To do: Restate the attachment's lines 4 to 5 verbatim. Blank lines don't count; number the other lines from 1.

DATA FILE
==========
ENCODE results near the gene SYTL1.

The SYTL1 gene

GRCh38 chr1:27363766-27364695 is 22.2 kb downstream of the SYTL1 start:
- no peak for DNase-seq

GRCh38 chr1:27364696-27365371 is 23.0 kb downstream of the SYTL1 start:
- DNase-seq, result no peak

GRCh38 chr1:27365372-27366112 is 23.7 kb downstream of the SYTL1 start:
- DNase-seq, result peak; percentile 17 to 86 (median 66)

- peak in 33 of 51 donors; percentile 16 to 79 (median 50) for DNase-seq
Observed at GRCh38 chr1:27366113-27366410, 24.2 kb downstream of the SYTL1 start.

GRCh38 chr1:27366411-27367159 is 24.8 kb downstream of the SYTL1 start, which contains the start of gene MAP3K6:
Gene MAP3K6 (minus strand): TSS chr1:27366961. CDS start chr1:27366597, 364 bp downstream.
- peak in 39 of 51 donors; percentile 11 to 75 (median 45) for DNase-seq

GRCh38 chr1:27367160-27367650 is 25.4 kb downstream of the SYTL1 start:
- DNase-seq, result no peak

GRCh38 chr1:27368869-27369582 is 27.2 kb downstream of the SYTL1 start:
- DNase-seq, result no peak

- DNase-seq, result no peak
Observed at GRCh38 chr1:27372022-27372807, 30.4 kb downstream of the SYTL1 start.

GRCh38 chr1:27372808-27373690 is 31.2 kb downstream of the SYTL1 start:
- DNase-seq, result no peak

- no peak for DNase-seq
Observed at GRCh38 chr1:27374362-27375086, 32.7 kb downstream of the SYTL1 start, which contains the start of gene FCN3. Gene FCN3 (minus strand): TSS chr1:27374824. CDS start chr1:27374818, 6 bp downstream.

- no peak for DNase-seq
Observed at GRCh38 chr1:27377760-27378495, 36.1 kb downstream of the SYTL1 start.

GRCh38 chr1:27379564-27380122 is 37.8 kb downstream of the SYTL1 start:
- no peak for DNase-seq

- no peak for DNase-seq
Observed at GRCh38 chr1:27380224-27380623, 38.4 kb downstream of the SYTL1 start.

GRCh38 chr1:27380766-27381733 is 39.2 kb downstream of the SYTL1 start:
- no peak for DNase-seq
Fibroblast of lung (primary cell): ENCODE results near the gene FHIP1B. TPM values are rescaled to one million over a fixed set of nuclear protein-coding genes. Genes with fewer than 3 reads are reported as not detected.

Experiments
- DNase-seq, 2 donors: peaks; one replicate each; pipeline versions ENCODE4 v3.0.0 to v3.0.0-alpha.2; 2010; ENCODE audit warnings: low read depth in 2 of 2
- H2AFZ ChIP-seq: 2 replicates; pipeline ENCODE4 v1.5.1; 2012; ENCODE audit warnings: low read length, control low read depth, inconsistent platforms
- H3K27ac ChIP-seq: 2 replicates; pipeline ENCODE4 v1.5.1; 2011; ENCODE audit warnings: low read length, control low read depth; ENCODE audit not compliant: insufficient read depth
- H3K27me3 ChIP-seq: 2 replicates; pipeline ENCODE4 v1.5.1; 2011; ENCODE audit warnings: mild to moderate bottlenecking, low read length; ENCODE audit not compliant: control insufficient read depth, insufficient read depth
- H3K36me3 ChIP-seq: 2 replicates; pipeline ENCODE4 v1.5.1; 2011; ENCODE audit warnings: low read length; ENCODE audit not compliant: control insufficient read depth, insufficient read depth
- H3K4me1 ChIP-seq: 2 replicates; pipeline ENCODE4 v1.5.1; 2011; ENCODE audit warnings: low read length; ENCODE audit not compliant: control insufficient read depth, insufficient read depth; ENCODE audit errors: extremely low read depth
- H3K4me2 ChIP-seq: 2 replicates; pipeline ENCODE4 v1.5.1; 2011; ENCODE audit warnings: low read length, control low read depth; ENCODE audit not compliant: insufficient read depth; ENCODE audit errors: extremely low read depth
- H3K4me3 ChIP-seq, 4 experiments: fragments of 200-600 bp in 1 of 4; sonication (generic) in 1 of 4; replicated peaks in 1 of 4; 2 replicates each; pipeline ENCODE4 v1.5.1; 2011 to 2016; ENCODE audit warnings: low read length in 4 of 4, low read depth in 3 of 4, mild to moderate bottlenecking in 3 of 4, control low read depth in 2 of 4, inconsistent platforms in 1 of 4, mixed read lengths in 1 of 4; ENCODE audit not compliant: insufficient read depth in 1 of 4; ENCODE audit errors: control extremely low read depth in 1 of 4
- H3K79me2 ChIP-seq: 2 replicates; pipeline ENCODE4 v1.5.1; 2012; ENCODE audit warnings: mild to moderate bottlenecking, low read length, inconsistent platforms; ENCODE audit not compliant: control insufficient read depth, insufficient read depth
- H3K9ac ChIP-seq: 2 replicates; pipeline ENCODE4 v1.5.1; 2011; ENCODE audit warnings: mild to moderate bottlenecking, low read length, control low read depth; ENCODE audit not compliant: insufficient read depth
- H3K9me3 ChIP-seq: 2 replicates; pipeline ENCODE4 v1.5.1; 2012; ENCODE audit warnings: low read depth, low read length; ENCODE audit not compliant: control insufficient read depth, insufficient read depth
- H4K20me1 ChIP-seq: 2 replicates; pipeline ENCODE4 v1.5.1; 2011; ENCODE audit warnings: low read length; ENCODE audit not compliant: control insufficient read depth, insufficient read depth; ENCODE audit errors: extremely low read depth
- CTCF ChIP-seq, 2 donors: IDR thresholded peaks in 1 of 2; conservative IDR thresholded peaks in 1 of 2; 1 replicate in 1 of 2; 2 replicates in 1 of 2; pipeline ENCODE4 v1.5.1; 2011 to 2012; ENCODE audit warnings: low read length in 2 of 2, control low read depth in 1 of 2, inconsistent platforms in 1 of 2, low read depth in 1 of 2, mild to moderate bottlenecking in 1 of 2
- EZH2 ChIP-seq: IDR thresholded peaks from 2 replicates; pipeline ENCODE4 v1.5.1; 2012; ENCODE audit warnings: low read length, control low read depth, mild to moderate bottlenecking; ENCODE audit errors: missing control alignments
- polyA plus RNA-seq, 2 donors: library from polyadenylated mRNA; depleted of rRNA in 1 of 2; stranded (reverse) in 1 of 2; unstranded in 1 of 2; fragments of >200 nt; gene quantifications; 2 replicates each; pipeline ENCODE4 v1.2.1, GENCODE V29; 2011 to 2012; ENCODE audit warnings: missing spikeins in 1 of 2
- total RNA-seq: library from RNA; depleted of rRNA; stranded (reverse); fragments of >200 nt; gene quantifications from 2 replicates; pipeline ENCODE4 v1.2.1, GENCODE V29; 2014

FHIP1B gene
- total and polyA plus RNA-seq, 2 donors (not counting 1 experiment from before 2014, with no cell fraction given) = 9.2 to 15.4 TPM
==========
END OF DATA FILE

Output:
- no peak for DNase-seq

GRCh38 chr1:27364696-27365371 is 23.0 kb downstream of the SYTL1 start: